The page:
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Developmental Task from Infancy to Late Maturity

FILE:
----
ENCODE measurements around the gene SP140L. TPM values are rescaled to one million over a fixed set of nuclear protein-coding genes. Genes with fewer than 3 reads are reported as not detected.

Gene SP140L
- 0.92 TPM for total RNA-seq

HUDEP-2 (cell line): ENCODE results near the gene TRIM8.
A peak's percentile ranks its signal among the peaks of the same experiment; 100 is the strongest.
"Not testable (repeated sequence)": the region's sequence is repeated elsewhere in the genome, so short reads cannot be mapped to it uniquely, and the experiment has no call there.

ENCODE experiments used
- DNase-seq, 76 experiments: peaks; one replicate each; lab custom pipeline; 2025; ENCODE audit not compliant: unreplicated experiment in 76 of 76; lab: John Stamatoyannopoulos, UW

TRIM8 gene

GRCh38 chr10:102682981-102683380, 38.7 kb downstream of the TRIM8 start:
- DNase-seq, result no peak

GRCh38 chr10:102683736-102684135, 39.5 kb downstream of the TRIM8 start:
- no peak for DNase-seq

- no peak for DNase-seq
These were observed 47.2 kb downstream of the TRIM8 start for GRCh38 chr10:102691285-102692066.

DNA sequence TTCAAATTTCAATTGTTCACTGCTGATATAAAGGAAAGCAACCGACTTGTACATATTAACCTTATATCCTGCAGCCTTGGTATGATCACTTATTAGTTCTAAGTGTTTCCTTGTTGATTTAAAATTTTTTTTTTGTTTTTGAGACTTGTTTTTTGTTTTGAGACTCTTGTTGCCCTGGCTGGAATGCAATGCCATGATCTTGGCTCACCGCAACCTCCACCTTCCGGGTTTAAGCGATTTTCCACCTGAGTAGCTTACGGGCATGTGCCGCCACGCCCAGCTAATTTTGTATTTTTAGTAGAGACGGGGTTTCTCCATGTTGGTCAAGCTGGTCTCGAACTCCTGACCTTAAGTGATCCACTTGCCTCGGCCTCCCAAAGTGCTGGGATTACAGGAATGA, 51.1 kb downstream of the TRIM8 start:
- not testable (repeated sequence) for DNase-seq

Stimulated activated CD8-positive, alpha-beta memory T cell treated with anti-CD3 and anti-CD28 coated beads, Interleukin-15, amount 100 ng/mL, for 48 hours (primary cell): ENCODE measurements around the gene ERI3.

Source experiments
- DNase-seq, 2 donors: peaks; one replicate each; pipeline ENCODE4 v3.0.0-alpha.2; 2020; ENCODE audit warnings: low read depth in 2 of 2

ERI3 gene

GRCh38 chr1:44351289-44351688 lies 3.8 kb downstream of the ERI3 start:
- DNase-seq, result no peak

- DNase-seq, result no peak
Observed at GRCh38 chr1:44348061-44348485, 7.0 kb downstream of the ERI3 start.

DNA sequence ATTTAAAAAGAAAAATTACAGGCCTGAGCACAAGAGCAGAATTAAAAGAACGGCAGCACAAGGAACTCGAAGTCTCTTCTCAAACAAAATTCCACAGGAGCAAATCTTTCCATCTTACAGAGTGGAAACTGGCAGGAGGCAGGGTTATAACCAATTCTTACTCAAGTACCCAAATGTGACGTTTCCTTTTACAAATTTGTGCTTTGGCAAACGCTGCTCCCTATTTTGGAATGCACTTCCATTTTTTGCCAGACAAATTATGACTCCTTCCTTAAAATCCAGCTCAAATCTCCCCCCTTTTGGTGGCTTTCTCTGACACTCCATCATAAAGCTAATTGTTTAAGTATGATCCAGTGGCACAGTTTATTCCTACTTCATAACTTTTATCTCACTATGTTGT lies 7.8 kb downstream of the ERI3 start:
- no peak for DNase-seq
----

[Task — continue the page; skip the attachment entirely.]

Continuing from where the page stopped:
1. Infancy and Childhood (0-5) 1) Learning to walk: Once the basic skills are mastered, he learns during later years to run, jump, and skip. 2) Learning to take solid foods: The way the child is treated during the weaning period, the schedule on which he is fed, and the age and suddenness of weaning, all have profound effects upon his personality. 3) Learning to talk: Between ages of twelve and eighteen months, the great moment of speech arrives. The two theories agree to this extent, namely (1) that the human infant develops a repertory of speech - sounds without having to learn them, and (2) that the people around him teach him to attach certain meanings to these sounds. 4) Learning to control the elimination of body waste: To learn to urinate and defecate at socially acceptable times and places. Toilet training is the first moral training that the child receives. The stamp of this first moral training probably persists in the child's later character. 5) Learning sex differences and sexual modesty: The kinds of sexual behavior he learns and the attitudes and feelings he develops about sex in these early years probably have an abiding effect upon his sexuality throughout his life. 6) Achieving physiological stability: It takes as many as five years for the child's body to settle down to something like the physiological stability of the child. 7) Forming simple concepts of social and physical reality: And, when his nervous system is ready, he must have the experience and the teachers to enable him to form a stock of concepts and learn the names for them. On this basis his later mental development is built. 8) Learning to relate oneself emotionally to parents, siblings, and other people: The way he achieves this task of relating himself emotionally to other people will have a large part in determining whether he will be friendly or cold, outgoing or introversive, in his social relations in later life. 9) Learning to distinguish right and wrong and developing a conscience: During the later years of early childhood he takes into himself the warning and punishing voices of his parents, in ways that depend upon their peculiar displays of affection and punishment toward him. Thus he develops the bases of his conscience, upon which a later structure of values and moral character will be built. 2. Childhood (6-12) 1) Learning to physical skills necessary for ordinary games: To learn the physical skills that are necessary for the games and physical activities that are highly valued in childhood--such skills as throwing and catching, kicking, tumbling, swimming, and handling simple tools. 2) Building wholesome attitudes towards oneself as a growing organism: To develop habits of care of the body, of cleanliness and safety, consistent with a wholesome, realistic attitude which includes a sense of physical normality and adequacy, the ability to enjoy using the body, and a wholesome attitude toward sex. Sex education should be a matter of agreement between school and parents, with the school doing what the parents feel they cannot do so well. The facts about animal and human reproduction should be taught before puberty. 3) Learning to get along with age-mates: To learn the give-and-take of social life among peers. To learn to make friends and to get along with enemies. To develop a "social personality."